The Republican Party — once a proud bastion of civic and business leaders who battled Southern racism, Northern corruption and the evils of big government — has for the past several decades been itself the victim of political protection rackets. These rackets are orchestrated by fringe groups with extremist views on social issues, which Republican politicians are forced to support even if they are unpopular with intelligent, economically successful and especially female voters. Their influence was already clear by the time I joined the Bush White House staff in 2005, and it has only increased in the years since.
Republican politicians must free themselves from the N.R.A. protection racket and others like it. For starters, the party establishment should refuse to endorse anyone who runs in a primary with N.R.A. money against a sitting Republican. If the establishment refuses to support Republicans using other Republicans for target practice, the N.R.A. will take its shooting game somewhere else.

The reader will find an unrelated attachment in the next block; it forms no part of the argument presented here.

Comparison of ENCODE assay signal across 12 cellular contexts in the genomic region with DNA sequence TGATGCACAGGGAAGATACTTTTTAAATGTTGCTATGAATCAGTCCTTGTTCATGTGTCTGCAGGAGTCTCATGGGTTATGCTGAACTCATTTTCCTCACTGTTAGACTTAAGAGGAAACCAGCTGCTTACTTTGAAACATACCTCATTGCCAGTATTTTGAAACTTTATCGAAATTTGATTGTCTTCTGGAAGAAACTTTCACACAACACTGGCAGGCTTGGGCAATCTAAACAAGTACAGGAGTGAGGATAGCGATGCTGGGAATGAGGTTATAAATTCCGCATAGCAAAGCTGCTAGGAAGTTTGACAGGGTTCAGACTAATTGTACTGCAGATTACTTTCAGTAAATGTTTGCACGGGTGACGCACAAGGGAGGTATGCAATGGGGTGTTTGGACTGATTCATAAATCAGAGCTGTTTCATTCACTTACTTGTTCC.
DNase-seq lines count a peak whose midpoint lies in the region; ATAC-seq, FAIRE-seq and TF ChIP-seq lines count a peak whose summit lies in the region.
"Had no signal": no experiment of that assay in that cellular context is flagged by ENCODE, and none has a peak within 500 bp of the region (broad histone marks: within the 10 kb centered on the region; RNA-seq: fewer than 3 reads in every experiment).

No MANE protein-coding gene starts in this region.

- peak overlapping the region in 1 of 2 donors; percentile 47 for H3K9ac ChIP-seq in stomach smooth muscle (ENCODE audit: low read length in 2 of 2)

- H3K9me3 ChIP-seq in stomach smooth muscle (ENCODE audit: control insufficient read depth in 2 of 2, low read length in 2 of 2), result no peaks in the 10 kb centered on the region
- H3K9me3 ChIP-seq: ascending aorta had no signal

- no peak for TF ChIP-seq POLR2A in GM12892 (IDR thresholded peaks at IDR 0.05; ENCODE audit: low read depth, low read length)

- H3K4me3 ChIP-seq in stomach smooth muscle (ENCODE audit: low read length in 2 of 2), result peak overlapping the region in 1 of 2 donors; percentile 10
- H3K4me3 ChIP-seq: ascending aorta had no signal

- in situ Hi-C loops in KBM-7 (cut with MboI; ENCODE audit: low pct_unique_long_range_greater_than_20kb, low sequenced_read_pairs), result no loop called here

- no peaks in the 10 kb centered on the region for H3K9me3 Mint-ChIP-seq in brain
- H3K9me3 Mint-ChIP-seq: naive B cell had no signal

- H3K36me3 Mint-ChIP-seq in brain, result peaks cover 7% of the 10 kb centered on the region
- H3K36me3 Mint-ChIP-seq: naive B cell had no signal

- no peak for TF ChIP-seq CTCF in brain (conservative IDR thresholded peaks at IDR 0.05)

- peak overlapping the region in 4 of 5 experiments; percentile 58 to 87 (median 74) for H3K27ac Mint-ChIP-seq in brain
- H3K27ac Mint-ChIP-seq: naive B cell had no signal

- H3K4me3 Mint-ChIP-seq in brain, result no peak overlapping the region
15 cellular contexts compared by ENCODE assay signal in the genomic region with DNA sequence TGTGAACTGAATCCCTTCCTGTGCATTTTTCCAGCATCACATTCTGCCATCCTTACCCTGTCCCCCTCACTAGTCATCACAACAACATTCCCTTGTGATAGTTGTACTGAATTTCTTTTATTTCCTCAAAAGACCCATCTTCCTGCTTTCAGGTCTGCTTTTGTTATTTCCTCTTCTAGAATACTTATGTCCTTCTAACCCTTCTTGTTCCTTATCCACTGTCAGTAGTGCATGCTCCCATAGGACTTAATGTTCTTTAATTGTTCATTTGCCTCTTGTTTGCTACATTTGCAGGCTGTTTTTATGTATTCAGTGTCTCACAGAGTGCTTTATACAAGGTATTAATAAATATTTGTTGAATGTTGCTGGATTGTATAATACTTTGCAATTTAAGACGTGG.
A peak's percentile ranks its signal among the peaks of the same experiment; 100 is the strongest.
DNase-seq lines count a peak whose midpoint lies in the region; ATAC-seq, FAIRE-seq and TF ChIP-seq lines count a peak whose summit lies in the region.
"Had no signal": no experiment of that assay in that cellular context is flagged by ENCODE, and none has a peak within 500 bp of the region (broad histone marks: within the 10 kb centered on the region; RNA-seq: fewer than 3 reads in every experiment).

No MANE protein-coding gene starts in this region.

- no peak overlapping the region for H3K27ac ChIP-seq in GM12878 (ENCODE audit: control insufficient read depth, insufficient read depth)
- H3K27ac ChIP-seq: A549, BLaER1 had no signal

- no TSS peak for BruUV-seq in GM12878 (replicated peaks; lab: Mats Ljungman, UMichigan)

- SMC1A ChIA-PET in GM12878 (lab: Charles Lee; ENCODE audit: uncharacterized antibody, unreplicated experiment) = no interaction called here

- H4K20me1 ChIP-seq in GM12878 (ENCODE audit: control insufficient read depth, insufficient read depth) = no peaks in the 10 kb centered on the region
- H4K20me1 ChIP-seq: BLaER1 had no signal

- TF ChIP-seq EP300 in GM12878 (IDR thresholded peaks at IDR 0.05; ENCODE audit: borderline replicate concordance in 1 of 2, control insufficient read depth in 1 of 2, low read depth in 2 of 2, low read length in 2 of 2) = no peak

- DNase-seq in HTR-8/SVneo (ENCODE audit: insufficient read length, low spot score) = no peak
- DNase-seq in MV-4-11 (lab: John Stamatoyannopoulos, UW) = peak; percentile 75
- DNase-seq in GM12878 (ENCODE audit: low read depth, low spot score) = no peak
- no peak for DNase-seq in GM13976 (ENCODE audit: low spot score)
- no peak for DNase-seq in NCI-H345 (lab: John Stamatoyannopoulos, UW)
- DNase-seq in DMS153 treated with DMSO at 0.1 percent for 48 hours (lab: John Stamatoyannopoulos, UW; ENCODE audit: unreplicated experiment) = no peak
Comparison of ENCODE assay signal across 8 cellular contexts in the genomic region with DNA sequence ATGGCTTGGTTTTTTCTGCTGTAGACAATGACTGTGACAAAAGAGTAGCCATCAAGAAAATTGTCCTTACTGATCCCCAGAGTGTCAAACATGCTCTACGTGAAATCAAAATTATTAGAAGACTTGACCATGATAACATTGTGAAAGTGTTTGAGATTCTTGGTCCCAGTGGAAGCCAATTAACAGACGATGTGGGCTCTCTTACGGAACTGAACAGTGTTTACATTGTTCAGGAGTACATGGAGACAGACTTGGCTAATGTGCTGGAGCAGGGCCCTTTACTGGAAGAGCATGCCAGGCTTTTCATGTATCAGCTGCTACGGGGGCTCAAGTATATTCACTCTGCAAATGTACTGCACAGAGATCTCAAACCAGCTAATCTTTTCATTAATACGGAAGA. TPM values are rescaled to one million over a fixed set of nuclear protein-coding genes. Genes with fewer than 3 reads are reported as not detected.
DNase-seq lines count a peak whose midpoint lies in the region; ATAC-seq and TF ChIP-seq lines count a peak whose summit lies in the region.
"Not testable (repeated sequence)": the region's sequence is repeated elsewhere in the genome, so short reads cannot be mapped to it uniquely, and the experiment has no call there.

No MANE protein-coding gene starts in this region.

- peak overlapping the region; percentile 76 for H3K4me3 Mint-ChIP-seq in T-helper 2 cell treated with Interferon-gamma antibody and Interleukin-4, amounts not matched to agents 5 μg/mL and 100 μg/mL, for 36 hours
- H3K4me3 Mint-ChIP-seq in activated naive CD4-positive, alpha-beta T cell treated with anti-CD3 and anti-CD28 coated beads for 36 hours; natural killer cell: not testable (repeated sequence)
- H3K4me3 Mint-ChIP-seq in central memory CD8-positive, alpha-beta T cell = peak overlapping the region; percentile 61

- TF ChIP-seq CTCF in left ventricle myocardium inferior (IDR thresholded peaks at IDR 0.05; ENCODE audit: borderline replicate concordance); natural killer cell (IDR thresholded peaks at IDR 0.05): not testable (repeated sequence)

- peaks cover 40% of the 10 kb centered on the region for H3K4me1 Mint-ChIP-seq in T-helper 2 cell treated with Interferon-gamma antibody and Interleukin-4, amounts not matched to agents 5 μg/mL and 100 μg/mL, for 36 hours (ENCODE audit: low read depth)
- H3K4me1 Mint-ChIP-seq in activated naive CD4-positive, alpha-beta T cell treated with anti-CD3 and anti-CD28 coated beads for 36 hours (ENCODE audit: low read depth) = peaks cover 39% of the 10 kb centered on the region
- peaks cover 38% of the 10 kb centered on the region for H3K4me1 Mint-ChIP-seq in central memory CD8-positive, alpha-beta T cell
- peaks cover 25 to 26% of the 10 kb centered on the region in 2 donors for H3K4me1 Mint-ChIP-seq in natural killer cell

Reasonable gun control legislation will then be able to pass Congress and the state legislatures. Next, Republicans should embrace legislation like the proposed American Anti-Corruption Act, which would rid both parties of their dependence on big money from groups like the N.R.A. The Republican Party will once again be proud to be part of the solution rather than part of the problem. And voters will go back to feeling that their children are safe, their democracy works, and they will once again consider voting Republican.